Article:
Park Seo-Bo, whose calm paintings heralded Korean art, dies at 91 | ET REALITY


Park Jaehong was born on November 15, 1931 in Yecheon, South Korea, the third of four children of Nam Kimae and Park Jaehoon. An older brother had died the year he was born.

Mr. Park’s father, a legal documents dealer, hoped his son would become a lawyer. When Jaehong won a national art competition for students, his father didn’t recognize him. But when he gained admission to the fine arts department at Seoul’s Hongik University, one of the country’s most prestigious programs, his father agreed to pay a year’s tuition.

Park survived less than a semester before the civil war broke out. He was captured by the North Korean People’s Army and put to work drawing maps and painting backdrops for a propaganda theater group. When General Douglas MacArthur arrived with American troops a few months later, Park escaped in the confusion, only to be drafted into the South Korean army shortly after. His father died around this time.

Mr. Park was released the following year. Determined to continue his education, he found his way to Seoul, where he earned money drawing improvised portraits of American servicemen. Continuing to Busan, where he had temporarily transferred to Hongik University, he re-enrolled as a Western painting student, studying with Kim Whanki and Lee Jong Woo. She slept under the eaves of a cafe when he couldn’t find a friend to stay with.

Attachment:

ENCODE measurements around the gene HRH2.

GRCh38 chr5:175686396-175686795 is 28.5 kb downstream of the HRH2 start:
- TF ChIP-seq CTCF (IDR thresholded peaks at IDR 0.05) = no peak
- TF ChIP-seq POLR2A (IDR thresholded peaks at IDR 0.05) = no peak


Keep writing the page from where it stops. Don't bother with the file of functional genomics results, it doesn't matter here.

But Mr. Park was worried about being recruited again. The day before graduating, in 1955, he adopted the given name Seo-Bo, bought a fake ID and fled. He grew a beard, put on a fedora, and spent several months wandering the country before returning to Hongik, where he slept in a janitor’s room and painted in empty studios at night.

Several more years of struggling followed, during which she ran ad hoc private art schools, met and married a younger art student named Yoon Myungsook, worked her way through various styles of painting, wrote reviews, and quarreled with other artists, all while avoiding the military police. .

Leave a Comment